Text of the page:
Traditional venue Normally attached to University presses or commercial publishers (profit motive) Wide range of options and qualities Some require payment Time frame from submission to publication can be long Depending on journal, authors may only have one or two opportunities to check or amend their articles before publication Growing phenomenon Running, lower costs Two types: 1. traditional journals moving to digital repositories, retaining look and feel of print 2. electronic journals born digital, some experimenting with format and mode of peer review Attached to University presses or commercial publishers, (not always) Time frame in theory quicker Authors may have more opportunities for amendments, both before publication and after

13 How an electronic journal works
Software controls process Authors submit on line Peer review process tracked Editing and galleying process tracked Authors/editors/reviewers can check progress Communication is standardised

14 Some basic editorial tips for meeting journal requirements
Select the right journal Read the journal and get a sense of its contents If new to publishing sound out the main editor Follow the journal guidelines for authors! Understand referencing systems Proof and spell check Don’t rush to publish Seek advice from people in your field

15 Founded 2003 at Lund University with 300 journals
Initially funded by minor project grants from SPARC (The Scholarly Publishing and Academic Resources Coalition) and Open Society Institute Additional grants from: SPARC Europe, INASP and Membership/Sponsor funding model introduced 2006 Constant growth during the years End of 2012: journals

16 Founded by Caroline Sutton, Alma Swan & Lars Bjørnshauge

17 Predatory Journals BEWARE!!!
Associate Professor Jeffrey Beall, Uni Colorado: Schlarly Open Access website: Angelika H. Hofmann Jeffrey Beall

18 Predatory Publishers –

19 Predatory publishers Use deceptive practices to publish articles
Make money, solicit papers via spam, not reputable Publish everything; no peer-review, charge you to publish Don’t do it! (It won’t count) Consult your faculty advisor before publishing Operating in someone’s apt, use gmail accounts, no authentication of people’s credentials, put professors on editorial boards without permission, claim false impact factors Beall’s list - -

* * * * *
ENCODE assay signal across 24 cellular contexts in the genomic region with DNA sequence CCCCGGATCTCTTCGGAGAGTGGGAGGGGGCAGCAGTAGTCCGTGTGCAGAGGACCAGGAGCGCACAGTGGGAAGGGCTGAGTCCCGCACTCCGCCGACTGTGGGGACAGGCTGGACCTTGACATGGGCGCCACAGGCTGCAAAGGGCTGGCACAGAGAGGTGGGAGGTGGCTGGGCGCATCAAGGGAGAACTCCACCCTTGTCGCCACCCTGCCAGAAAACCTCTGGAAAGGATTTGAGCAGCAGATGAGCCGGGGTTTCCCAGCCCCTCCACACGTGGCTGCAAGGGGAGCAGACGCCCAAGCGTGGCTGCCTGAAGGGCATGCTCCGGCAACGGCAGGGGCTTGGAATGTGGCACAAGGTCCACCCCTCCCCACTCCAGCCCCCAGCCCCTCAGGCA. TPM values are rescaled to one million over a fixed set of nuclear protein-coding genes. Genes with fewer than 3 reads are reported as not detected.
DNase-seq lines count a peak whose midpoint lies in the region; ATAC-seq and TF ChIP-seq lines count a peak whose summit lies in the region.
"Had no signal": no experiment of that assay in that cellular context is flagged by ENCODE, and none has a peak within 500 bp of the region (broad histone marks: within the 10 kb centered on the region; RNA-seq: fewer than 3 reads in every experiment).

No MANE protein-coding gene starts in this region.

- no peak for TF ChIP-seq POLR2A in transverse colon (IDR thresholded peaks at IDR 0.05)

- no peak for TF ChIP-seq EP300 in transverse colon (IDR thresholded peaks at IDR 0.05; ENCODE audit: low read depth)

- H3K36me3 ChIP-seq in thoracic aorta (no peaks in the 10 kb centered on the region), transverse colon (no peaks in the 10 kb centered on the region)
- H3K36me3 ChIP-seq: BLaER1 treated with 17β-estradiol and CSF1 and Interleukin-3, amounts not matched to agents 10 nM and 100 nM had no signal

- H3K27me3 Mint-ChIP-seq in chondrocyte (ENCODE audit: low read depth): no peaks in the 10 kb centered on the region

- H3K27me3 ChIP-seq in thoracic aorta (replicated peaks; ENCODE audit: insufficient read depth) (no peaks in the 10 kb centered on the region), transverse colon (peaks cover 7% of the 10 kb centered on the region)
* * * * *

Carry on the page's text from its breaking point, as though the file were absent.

20 Problems outlined among the predatory journals
Articles published without complete author approval Articles published before payment terms were either understood or completed Articles published with payment terms incomplete but then negotiated, forcing authors into an uncomfortable position An editorial process that created more problems than it solved, with errors introduced during proof-reading Papers published without peer-review

21 Tactics of predatory publishers
Notifying authors about article fees after the article is accepted or published Aggressively campaigning for academics to submit articles or serve on editorial boards Listing academics as members of the editorial board without their permission Not allowing academics to resign from an editorial board Appointing fake board members Mimicking the name/ style of a reputable journal publisher Publish plagiarized articles or chapters

22 Predatory publishers Exploit the gold open-access model Have a conflict of interest Use deceit to increase their business Author-centric rather than reader centric Not transparent in their operations Do not follow scholarly publishing standards

23 How Predatory Publishers Operate
Spam Launch with many journals at once Use journals titles very close to existing titles Their journals have broad scopes Hide or misrepresent their true locations Poor or no peer review Don’t check for plagiarism Some also offer predatory conferences

24 Why Predatory Publishers are a Problem
They claim to be prestigious publishers when they are not They claim their journals have impact factors when they do not They publish junk science They don’t use digital preservation services (backups) The gold open-access model doesn’t work well in arts and humanities They may increase the amount of research misconduct

25 List of questionable publishers

26 Important sites (to make yourself visible):
ORCID: distinguishes you from every other researcher Researcher ID

27 In order to publish your article:
JANE: Journal, Author, Name estimator

28 It is your decision!!!